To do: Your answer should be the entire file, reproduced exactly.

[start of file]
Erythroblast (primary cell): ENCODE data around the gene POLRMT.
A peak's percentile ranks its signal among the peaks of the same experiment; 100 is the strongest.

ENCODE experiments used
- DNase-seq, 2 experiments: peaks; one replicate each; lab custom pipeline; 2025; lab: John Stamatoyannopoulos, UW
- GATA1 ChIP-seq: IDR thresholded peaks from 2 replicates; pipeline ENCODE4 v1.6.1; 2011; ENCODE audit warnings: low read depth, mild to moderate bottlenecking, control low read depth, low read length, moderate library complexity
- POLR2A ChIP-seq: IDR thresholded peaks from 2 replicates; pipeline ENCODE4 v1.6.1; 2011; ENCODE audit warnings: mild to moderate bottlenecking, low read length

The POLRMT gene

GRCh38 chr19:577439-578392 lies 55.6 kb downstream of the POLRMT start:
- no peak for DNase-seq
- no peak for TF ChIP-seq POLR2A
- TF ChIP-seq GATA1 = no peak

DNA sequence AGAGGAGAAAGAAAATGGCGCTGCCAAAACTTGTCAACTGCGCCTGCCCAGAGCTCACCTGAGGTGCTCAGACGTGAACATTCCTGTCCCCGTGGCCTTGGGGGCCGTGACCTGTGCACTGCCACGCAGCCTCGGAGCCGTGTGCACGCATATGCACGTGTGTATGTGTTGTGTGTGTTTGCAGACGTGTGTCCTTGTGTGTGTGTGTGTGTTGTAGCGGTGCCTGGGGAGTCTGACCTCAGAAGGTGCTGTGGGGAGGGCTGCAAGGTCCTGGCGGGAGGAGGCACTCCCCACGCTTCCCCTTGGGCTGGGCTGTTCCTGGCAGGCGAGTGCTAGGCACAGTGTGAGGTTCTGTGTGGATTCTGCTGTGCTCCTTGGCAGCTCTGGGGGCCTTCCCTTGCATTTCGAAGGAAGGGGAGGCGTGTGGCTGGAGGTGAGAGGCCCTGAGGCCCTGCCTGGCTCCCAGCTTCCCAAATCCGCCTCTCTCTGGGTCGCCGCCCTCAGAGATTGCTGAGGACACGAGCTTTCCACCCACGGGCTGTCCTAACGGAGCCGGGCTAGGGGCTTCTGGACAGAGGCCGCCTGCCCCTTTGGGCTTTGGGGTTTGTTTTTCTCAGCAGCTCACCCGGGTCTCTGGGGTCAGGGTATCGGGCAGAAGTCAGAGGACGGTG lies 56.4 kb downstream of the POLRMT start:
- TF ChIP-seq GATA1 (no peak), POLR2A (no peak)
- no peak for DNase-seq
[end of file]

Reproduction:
Erythroblast (primary cell): ENCODE data around the gene POLRMT.
A peak's percentile ranks its signal among the peaks of the same experiment; 100 is the strongest.

ENCODE experiments used
- DNase-seq, 2 experiments: peaks; one replicate each; lab custom pipeline; 2025; lab: John Stamatoyannopoulos, UW
- GATA1 ChIP-seq: IDR thresholded peaks from 2 replicates; pipeline ENCODE4 v1.6.1; 2011; ENCODE audit warnings: low read depth, mild to moderate bottlenecking, control low read depth, low read length, moderate library complexity
- POLR2A ChIP-seq: IDR thresholded peaks from 2 replicates; pipeline ENCODE4 v1.6.1; 2011; ENCODE audit warnings: mild to moderate bottlenecking, low read length

The POLRMT gene

GRCh38 chr19:577439-578392 lies 55.6 kb downstream of the POLRMT start:
- no peak for DNase-seq
- no peak for TF ChIP-seq POLR2A
- TF ChIP-seq GATA1 = no peak

DNA sequence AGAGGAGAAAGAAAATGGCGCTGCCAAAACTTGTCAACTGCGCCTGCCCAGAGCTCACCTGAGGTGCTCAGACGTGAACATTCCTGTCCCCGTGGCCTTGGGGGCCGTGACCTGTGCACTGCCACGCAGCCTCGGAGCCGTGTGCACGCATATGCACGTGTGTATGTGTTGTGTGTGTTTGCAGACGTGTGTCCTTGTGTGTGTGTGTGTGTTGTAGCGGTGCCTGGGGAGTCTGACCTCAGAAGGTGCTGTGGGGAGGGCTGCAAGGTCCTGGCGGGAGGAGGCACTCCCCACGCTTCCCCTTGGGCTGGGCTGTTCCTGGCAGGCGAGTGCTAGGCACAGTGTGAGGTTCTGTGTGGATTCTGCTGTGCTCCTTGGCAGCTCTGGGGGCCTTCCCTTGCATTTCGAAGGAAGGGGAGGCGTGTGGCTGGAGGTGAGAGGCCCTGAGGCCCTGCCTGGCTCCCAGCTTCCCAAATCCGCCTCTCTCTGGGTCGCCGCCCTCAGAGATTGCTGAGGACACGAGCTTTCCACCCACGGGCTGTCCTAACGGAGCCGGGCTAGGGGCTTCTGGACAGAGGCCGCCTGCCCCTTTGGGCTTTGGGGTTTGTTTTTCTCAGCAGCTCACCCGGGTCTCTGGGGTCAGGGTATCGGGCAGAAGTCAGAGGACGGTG lies 56.4 kb downstream of the POLRMT start:
- TF ChIP-seq GATA1 (no peak), POLR2A (no peak)
- no peak for DNase-seq